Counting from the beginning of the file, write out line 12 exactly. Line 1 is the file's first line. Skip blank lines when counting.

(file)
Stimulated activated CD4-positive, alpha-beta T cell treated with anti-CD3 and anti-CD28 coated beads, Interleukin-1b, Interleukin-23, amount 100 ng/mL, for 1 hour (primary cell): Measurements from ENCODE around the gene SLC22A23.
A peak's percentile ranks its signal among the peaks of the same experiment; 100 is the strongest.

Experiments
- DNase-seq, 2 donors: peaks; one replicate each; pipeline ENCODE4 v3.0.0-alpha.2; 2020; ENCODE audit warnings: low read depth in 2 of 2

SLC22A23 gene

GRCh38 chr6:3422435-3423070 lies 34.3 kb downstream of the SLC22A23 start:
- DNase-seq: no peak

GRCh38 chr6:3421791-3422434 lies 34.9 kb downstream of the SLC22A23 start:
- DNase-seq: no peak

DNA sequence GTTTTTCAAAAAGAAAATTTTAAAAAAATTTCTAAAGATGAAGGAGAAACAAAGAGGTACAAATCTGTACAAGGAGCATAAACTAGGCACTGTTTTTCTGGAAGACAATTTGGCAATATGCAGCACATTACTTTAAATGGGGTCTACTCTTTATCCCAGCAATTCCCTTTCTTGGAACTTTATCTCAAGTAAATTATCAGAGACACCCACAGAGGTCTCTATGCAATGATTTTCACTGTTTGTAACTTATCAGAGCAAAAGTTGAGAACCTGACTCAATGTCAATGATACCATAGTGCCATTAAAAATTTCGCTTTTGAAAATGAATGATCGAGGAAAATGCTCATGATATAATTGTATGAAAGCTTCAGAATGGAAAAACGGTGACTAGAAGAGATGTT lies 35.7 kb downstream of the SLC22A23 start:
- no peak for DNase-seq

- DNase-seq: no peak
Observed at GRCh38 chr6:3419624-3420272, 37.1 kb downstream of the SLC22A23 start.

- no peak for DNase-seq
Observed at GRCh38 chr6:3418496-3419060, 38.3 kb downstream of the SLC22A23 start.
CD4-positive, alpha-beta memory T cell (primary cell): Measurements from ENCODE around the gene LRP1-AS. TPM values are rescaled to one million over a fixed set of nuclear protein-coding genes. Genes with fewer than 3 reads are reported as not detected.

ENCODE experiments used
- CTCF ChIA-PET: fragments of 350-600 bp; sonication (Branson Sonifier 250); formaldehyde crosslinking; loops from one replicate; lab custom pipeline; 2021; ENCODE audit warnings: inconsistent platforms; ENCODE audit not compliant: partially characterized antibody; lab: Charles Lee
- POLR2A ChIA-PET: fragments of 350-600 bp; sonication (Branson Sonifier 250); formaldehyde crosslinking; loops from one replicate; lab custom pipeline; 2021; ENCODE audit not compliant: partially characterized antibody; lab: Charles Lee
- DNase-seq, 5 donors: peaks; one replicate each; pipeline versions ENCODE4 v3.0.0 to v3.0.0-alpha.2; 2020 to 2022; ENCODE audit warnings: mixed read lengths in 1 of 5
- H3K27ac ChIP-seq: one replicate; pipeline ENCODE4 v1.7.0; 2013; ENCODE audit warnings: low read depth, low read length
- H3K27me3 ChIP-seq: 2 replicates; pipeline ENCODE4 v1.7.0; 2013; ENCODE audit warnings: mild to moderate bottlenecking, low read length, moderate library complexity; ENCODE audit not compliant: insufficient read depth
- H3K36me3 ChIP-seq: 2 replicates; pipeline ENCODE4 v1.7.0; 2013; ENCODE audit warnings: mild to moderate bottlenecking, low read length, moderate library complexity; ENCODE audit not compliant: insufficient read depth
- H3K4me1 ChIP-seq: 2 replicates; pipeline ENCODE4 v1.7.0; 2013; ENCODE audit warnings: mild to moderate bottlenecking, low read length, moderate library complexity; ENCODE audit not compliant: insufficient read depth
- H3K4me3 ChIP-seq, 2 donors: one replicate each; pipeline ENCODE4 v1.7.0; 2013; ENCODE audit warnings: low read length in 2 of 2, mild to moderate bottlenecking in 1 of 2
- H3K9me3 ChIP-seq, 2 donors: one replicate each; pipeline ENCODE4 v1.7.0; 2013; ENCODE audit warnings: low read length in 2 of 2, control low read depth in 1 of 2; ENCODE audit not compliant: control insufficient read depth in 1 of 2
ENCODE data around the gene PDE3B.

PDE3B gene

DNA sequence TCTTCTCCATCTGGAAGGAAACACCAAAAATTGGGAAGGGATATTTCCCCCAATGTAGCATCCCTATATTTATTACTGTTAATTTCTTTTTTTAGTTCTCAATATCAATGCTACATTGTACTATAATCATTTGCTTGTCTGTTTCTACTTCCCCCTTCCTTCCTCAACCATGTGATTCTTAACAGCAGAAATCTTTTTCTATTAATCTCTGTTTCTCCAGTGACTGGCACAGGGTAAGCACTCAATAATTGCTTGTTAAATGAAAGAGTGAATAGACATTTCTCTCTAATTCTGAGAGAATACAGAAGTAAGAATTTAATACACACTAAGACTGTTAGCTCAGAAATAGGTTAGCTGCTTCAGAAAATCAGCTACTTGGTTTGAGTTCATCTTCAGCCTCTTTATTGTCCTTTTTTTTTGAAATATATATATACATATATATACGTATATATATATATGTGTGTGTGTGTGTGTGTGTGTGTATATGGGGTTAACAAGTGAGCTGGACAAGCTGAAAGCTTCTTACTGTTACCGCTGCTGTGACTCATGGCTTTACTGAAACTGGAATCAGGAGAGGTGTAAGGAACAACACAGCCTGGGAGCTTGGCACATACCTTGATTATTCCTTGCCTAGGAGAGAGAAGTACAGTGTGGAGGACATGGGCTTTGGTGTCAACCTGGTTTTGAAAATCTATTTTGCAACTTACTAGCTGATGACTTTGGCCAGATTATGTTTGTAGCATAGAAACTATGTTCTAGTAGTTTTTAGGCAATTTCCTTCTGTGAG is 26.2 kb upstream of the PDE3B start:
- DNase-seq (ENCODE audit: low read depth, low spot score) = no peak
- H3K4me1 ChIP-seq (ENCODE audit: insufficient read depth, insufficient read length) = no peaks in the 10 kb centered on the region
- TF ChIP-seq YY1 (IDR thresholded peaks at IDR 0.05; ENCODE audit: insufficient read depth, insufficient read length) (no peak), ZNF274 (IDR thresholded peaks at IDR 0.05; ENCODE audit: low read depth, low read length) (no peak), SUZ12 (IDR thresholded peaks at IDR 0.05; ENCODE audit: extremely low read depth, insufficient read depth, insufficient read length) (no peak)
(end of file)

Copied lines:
- DNase-seq: no peak